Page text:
The most interesting things, dramatically, are the things we don't understand about ourselves. And what makes great art is not fully understanding such things, knowing such things are infinite, and that to constrain and render them finite is trite. It makes the world small.
Here's to not knowing. And Shakespeare. And his Globe.
OR, as Jonathan Bate puts it in 'The Genius of Shakespeare', discussing Tolstoy's misreading of Shakespeare:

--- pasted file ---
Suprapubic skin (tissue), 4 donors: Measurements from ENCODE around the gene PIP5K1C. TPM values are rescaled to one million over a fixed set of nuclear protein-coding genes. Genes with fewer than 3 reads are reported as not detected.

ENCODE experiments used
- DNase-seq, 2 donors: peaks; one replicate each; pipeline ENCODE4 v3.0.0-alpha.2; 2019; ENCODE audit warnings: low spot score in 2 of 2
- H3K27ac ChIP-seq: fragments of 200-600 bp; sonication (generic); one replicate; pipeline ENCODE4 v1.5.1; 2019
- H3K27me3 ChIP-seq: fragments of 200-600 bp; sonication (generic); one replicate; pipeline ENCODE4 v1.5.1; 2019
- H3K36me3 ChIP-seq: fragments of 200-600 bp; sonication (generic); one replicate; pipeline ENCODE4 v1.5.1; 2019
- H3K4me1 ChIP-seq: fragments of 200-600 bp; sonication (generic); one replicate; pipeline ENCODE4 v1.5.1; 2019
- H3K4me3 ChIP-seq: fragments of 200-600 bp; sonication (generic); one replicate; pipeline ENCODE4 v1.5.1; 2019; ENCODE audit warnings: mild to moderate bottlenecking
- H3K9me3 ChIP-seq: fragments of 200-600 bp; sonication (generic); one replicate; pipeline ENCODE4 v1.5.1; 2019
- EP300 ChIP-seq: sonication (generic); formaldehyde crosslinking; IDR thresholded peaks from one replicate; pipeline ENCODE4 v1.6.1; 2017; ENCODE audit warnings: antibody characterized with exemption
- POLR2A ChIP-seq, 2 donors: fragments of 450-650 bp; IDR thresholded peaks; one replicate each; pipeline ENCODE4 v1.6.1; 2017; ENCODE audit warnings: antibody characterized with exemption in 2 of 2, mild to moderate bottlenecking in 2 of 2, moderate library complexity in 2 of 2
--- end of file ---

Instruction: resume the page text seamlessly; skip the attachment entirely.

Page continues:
'The demand for sincerity was Tolstoy's error. The genius of King Lear is that it was written by a man who was totally unlike his creation. The poetry of a teenager in love is sincere; that is what makes it bad. The key to dramatic art is Insincerity, i.e., that the author should only pretend keenly to feel what he expresses. That way, he can pretend equally keenly to feel the opposite things which he also expresses. He can infect the spectator with the feeling of what it is like to be Goneril as well as that of what it is like to be Lear.'